METHOD: 33 students were divided into five groups and each group were given two agar plates. PROCEDURE: 1. The nutrient agar were labelled accordingly A1 and A2. 2. The nutrient agar plates were streaked with staphylococcus aereus using sterile cotton swab. 3. Then, the filter paper was punched and rinse with chlorhexidine 4%, then the paper was placed at the centre of the streaked nutrient agar using foreceps. 4. Later, the nutrient agar plate was sealed with parafilm. 5. Step 2 to 4 was followed to the broth containing esterichia coli. 6. The rest of the antiseptic and disinfectant materials were continued by another group with similar procedure. 7. All the nutrient agar plates were placed in incubator for 24hours at 37c. 8. The results were observed and recorded.

RESULTS: Types Of Antiseptic And Disinfectant. Chlorhexidine 4% Clorox(Hocl) Potassium Permanganate(KmNo4) Hydrogen Peroxide(H2O2) Povidone 9mm 20mm No Growth 29mm Zone Of Inhibition(mm). Staphylococcus Aereus 14mm 38.1mm No Growth Esterechia Coli 32mm 42mm No Growth

PICTURES:

Povidone

Staphylococcus Aereus.

E.Coli

Chlorhexidine 4%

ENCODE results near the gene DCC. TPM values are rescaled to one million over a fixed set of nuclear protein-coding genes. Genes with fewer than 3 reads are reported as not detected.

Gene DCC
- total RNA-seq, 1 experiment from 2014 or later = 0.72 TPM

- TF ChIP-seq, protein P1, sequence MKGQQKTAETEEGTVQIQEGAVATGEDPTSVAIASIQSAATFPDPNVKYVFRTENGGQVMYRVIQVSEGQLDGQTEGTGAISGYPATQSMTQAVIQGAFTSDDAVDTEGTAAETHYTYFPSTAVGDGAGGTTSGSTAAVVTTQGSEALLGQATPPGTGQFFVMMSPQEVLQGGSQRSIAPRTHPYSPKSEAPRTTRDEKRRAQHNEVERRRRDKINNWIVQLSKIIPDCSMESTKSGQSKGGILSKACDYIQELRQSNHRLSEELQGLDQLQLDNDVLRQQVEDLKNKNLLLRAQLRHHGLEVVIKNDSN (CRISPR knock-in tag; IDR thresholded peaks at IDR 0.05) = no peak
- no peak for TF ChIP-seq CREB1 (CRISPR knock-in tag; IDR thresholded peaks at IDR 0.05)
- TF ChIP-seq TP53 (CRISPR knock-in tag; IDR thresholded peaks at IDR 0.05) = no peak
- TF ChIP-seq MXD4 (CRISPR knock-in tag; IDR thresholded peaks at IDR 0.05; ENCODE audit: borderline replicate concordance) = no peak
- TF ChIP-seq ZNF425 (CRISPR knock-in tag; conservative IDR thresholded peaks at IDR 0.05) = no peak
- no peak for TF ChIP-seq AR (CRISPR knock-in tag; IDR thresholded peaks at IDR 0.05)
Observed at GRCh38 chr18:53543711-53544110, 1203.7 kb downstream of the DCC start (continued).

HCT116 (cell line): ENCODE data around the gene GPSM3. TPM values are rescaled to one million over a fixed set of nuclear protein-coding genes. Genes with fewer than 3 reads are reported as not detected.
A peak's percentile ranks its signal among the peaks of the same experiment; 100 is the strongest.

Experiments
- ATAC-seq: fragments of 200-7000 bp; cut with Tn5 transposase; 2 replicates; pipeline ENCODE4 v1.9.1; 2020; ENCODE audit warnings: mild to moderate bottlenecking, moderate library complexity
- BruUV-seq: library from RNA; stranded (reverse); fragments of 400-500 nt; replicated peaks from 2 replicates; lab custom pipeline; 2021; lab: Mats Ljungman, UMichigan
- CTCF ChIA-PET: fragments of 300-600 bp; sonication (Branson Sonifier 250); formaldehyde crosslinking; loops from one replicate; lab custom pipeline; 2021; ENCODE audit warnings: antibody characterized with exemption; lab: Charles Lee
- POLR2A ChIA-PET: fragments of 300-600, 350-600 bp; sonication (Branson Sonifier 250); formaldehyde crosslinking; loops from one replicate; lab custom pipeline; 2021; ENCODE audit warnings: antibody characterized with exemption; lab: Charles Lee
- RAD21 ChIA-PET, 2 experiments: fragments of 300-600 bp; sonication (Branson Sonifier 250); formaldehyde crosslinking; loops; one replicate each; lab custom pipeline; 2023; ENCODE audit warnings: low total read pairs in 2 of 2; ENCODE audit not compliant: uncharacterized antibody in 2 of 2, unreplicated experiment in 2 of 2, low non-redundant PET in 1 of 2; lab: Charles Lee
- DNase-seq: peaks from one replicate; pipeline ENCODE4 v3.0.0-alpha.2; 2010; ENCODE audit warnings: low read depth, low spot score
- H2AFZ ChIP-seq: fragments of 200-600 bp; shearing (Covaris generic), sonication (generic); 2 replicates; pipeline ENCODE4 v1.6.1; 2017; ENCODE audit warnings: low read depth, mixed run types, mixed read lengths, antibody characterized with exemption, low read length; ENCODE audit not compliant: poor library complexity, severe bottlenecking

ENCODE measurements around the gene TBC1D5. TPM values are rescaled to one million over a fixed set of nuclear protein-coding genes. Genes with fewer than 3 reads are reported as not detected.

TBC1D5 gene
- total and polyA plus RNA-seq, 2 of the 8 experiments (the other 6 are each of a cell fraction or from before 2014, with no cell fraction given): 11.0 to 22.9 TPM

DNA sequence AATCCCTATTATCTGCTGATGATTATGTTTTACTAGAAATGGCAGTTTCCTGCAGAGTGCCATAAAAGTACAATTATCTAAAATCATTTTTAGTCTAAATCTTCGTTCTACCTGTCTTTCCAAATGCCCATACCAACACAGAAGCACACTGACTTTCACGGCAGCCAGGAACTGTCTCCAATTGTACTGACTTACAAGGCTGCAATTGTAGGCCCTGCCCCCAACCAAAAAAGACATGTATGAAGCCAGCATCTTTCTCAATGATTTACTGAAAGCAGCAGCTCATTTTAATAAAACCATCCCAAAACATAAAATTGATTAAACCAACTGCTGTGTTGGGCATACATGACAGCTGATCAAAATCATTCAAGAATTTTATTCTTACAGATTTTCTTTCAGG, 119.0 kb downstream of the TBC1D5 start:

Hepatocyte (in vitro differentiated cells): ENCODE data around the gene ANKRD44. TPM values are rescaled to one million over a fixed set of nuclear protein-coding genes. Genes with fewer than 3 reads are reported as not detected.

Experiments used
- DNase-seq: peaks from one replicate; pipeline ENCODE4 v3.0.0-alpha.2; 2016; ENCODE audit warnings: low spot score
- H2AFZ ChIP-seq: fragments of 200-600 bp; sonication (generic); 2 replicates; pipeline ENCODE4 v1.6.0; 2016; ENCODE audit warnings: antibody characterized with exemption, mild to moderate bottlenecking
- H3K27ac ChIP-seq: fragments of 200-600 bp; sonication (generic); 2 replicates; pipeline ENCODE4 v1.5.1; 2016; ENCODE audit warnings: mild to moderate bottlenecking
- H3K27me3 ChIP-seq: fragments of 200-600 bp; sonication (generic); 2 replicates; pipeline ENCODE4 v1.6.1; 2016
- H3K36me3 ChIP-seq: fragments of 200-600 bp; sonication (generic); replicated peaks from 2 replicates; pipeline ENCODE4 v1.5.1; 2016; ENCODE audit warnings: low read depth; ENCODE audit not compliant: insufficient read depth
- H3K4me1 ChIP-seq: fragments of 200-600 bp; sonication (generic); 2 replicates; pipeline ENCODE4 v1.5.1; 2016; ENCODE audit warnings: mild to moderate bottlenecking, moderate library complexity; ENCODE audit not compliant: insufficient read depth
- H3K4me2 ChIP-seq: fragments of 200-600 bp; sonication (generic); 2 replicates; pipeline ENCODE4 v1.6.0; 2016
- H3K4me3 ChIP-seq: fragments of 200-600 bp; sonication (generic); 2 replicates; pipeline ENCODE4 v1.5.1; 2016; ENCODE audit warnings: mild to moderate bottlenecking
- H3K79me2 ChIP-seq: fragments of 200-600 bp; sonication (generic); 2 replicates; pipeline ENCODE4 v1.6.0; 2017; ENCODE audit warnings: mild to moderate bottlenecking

Staphylococcus Aereus.

Chlorox(HoCl)

E.Coli

Staphylococcus Aereus.

E.Coli

Hydrogen Peroxide(H2O2)

E.Coli .

Staphylococcus Aereus.

E.Coli. DISCUSSION:

Staphylococcus Aereus.

In Staphylococcus Aereus the growth of Zone of Inhibition decreases from Clorox(Hocl) with 38.1mm, then Povidone 20mm,Chlorhexidine 4% 14mm, Hydrogen Peroxide(H2O2) and there is no growth of Zone of Inhibition in Potassium Permanganate(KmNo4).So this shows that the Potassium Permanganate(KmNo4) is the best antiseptics can be used for Staphylococcus Aereus, whereas Clorox is less effective disinfectants compare to other agent tested and has large Growth of Zone of Inhibition. In the other hand, the Growth of Zone of inhibition decreases from Clorox(Hocl) with 42mm, then Chlorhexidine 4% 32mm, Povidone 29mm and no Growth of Zone of Inhibition in both Hydrogen Peroxide(H2O2) and Potassium Permanganate( KmNo4 ) in E.Coli. As the result, Hydrogen Peroxide(H2O2) and Potassium Permanganate( KmNo4) is the best antiseptics can be used for E.Coli , whereas Clorox(HoCl) is less effective disinfectants compare to other agent tested and has large Growth of Zone of Inhibition. When compare to the all the antiseptics and disinfectants tested, Potassium Permanganate (KmNo4) is the best antiseptic can be used against both Staphylococcus Aereus and in E.Coli, although in E.Coli there is no Growth when tested with Hydrogen Peroxide(H2O2) but it is less effective against Staphylococcus Aereus and there is Growth of Zone of Inhibition. In Contrast, (HoCl) is less effective disinfectants can be used against Staphylococcus Aereus and E.Coli because there is large Growth of Zone of Inhibition in both agars. CONCLUSION: As the conclusion (KmNo4) is the best antiseptic can be used against both Staphylococcus Aereus and in E.Coli whereas, (HoCl) is less effective disinfectants can be used against Staphylococcus Aereus and E.Coli.